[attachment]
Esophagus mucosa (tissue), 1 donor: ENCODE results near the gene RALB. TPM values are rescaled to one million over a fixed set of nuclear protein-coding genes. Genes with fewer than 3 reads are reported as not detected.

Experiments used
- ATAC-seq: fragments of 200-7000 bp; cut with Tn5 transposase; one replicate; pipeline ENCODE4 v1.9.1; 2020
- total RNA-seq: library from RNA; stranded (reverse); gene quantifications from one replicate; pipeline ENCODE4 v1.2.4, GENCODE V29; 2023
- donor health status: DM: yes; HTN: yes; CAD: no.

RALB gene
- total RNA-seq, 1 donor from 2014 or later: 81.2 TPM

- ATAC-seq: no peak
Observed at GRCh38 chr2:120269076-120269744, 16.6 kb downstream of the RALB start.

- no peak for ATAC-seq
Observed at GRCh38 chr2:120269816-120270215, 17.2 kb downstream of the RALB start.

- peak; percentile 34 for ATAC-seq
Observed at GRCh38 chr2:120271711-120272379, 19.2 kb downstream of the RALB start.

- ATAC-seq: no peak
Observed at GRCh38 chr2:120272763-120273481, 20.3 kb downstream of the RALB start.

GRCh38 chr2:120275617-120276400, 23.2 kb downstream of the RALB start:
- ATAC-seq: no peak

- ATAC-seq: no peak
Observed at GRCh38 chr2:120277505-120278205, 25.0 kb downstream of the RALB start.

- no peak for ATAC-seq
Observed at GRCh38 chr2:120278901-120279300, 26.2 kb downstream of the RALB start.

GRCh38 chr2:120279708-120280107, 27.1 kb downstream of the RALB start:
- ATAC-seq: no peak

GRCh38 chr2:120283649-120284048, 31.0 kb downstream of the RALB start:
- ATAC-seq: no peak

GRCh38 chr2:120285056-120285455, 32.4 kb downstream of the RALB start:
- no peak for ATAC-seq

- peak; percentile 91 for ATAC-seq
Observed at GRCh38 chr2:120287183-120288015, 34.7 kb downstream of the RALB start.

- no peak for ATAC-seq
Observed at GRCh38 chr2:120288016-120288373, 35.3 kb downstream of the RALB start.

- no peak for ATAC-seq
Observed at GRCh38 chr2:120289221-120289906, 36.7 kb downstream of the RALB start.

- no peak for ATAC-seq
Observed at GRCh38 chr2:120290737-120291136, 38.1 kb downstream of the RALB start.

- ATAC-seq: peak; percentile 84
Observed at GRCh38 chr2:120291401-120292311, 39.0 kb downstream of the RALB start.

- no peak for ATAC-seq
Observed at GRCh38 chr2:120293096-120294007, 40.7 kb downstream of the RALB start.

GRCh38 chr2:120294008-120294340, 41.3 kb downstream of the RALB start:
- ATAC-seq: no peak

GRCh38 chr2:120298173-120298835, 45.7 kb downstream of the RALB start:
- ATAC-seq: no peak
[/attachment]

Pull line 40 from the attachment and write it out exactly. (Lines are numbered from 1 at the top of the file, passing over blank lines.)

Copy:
GRCh38 chr2:120294008-120294340, 41.3 kb downstream of the RALB start: